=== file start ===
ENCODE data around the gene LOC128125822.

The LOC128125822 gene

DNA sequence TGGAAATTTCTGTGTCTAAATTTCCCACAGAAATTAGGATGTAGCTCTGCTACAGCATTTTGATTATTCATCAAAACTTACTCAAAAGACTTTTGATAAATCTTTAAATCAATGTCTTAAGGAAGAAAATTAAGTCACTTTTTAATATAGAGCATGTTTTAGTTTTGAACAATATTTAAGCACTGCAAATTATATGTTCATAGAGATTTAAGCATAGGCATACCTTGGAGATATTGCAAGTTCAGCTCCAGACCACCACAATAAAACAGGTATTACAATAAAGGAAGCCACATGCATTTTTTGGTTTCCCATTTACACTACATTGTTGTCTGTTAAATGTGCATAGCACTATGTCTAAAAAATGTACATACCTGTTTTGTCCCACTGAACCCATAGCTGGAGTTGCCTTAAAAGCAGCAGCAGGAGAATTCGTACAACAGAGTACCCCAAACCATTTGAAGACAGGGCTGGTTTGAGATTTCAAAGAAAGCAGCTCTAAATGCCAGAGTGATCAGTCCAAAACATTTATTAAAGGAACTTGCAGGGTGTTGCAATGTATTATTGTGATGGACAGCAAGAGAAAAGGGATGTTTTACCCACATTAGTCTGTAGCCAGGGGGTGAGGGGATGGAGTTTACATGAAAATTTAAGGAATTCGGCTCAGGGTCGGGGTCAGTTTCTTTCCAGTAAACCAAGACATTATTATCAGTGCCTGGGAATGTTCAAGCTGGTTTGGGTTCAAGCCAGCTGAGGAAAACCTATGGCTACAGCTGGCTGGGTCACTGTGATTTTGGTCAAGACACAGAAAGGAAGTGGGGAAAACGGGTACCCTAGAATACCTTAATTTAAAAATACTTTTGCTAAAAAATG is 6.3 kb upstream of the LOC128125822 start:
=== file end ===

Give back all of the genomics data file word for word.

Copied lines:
ENCODE data around the gene LOC128125822.

The LOC128125822 gene

DNA sequence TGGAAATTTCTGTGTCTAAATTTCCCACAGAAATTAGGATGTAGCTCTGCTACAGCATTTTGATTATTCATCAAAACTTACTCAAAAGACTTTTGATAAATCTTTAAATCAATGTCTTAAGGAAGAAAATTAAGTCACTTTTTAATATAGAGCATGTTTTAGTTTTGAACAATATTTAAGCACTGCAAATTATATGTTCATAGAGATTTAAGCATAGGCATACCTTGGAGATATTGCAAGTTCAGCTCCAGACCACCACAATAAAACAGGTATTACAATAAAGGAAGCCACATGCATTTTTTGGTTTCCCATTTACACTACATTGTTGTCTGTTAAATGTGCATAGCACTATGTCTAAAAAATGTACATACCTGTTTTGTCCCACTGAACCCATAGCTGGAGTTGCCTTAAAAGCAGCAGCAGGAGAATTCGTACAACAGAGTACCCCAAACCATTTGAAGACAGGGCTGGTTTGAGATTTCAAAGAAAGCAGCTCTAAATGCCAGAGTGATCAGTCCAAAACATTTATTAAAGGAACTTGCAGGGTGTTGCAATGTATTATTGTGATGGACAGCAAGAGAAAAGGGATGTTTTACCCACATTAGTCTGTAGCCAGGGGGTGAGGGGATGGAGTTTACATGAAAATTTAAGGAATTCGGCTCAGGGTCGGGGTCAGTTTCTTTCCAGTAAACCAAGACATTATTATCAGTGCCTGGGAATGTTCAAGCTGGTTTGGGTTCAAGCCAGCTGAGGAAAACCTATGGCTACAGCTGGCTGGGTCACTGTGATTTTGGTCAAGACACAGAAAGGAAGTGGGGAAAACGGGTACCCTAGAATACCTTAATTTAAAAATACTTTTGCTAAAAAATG is 6.3 kb upstream of the LOC128125822 start: